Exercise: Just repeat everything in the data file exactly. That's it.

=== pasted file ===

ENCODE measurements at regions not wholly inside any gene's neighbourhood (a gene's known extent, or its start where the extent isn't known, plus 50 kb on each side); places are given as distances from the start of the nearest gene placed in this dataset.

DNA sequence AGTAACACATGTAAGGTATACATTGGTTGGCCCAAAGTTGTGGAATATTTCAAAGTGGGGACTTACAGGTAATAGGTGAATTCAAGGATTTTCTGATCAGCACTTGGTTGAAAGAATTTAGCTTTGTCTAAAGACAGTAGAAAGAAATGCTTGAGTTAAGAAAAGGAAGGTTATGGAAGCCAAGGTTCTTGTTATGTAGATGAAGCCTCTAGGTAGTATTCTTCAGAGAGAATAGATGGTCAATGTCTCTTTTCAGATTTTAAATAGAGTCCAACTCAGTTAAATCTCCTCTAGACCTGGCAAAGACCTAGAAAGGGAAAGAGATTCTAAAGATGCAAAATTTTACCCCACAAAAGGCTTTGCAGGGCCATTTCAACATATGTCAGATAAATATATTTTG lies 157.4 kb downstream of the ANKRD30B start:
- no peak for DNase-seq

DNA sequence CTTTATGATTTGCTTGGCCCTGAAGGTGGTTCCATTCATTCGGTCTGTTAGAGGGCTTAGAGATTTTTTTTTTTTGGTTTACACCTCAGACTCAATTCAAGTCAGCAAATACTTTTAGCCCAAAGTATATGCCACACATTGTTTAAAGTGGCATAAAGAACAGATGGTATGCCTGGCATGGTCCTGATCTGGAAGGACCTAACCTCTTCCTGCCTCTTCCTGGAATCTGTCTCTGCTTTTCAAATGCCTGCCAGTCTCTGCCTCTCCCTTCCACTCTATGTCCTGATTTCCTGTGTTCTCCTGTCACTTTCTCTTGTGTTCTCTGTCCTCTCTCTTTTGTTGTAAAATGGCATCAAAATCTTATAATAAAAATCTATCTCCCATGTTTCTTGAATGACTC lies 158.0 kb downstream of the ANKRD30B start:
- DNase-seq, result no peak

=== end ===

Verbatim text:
ENCODE measurements at regions not wholly inside any gene's neighbourhood (a gene's known extent, or its start where the extent isn't known, plus 50 kb on each side); places are given as distances from the start of the nearest gene placed in this dataset.

DNA sequence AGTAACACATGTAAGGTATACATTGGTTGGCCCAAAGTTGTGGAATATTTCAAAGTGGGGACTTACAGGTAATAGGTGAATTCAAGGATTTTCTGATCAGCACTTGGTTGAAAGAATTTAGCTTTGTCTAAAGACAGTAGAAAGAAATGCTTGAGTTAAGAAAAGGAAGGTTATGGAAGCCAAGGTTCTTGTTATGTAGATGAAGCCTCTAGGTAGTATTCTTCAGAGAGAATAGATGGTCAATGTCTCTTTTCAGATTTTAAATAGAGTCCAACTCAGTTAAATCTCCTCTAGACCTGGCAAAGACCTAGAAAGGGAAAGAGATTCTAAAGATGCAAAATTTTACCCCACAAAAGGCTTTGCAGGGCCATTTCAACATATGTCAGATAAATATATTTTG lies 157.4 kb downstream of the ANKRD30B start:
- no peak for DNase-seq

DNA sequence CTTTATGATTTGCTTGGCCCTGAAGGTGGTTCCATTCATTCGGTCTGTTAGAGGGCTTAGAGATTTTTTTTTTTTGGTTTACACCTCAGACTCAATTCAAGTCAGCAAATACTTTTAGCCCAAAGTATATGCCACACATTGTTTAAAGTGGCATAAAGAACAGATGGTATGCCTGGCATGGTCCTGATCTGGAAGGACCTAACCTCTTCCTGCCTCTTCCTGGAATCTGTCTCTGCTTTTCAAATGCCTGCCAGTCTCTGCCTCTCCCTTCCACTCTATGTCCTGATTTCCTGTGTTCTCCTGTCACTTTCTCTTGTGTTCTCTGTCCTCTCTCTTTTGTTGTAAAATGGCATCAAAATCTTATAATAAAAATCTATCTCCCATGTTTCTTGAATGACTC lies 158.0 kb downstream of the ANKRD30B start:
- DNase-seq, result no peak